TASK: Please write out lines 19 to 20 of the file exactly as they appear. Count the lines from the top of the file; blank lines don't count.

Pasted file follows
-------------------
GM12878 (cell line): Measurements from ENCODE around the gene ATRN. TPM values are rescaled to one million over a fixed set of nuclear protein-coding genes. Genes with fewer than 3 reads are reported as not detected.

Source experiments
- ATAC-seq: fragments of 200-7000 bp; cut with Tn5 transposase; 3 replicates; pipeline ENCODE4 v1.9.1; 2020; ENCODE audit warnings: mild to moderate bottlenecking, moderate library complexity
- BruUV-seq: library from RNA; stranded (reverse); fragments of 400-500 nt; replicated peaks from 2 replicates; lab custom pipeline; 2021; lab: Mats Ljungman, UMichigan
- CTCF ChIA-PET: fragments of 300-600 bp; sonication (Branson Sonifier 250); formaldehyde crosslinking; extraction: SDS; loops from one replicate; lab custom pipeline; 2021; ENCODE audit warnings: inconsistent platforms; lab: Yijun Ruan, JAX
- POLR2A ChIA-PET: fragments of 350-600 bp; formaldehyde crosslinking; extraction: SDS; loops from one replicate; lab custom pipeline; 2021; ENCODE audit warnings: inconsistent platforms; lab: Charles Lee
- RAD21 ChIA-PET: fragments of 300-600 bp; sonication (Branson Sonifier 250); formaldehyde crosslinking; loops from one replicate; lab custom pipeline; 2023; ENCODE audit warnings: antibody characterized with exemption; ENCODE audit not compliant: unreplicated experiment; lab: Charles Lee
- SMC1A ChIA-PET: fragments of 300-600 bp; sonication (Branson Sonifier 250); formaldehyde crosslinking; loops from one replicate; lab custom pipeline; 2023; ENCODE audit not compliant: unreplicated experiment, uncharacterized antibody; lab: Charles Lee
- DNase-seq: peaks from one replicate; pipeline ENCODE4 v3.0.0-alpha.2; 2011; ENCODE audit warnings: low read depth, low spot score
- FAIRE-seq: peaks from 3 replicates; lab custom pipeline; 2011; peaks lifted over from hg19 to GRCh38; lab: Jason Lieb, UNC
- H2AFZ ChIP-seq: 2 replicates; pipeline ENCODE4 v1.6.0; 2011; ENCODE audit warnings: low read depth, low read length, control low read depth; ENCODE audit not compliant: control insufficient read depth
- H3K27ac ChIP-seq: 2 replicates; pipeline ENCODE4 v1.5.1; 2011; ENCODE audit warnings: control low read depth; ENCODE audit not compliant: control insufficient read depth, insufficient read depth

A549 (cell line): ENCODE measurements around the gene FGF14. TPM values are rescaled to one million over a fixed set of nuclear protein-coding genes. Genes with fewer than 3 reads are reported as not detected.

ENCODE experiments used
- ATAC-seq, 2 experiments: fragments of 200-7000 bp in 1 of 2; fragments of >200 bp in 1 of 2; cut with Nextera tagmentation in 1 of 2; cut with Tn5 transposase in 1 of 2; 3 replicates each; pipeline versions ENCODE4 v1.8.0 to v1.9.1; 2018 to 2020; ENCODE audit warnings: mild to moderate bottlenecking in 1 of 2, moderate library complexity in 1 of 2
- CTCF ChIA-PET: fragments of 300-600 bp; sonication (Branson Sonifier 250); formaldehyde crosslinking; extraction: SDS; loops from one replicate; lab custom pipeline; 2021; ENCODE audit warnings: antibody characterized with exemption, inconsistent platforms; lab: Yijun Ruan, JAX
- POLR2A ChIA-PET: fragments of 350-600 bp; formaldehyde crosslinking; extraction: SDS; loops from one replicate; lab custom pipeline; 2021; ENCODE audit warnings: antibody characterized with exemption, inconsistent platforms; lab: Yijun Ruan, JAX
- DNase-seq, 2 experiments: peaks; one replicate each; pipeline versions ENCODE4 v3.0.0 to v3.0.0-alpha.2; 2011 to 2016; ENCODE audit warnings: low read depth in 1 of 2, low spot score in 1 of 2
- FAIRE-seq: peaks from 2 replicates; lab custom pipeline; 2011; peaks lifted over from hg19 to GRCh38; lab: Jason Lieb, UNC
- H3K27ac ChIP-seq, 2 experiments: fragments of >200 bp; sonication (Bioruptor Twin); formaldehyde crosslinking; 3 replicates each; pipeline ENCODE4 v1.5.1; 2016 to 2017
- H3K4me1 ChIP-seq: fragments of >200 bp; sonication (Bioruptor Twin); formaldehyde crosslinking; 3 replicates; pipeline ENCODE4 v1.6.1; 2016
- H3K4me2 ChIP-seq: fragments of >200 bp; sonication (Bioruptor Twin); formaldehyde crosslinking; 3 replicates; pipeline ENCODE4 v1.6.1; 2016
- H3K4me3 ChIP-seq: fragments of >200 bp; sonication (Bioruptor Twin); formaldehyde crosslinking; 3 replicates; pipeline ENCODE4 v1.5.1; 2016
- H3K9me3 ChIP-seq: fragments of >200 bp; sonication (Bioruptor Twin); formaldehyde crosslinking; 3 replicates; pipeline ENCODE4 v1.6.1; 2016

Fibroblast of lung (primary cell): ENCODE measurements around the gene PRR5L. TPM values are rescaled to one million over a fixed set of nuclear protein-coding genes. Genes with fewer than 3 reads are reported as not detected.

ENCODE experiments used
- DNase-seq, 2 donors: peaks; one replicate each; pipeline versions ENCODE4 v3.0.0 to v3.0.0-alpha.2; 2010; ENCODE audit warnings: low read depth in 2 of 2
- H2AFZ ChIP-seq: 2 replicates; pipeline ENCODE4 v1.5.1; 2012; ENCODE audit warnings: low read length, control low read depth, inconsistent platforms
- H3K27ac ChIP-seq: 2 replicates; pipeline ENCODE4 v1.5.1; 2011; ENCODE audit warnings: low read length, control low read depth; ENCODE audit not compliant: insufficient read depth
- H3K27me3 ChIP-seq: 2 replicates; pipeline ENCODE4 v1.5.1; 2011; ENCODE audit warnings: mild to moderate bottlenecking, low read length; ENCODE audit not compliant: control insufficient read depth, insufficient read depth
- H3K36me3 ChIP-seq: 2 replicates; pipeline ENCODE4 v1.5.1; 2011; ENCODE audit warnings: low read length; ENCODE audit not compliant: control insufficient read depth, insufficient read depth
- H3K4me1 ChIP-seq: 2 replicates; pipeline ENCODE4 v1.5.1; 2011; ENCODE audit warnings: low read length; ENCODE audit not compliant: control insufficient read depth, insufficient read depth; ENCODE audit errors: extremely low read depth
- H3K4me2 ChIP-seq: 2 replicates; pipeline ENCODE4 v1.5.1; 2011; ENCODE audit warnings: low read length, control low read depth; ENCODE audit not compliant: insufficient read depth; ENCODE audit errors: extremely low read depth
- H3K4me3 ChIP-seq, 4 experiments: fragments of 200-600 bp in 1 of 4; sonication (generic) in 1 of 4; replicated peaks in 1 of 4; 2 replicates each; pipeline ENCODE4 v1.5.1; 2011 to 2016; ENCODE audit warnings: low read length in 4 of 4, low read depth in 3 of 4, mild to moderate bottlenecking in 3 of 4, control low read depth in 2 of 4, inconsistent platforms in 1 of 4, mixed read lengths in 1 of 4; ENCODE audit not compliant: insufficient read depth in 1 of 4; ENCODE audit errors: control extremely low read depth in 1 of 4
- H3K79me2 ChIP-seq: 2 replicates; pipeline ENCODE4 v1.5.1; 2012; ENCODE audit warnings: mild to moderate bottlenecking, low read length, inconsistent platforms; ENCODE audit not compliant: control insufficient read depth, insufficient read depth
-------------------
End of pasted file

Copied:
- FAIRE-seq: peaks from 2 replicates; lab custom pipeline; 2011; peaks lifted over from hg19 to GRCh38; lab: Jason Lieb, UNC
- H3K27ac ChIP-seq, 2 experiments: fragments of >200 bp; sonication (Bioruptor Twin); formaldehyde crosslinking; 3 replicates each; pipeline ENCODE4 v1.5.1; 2016 to 2017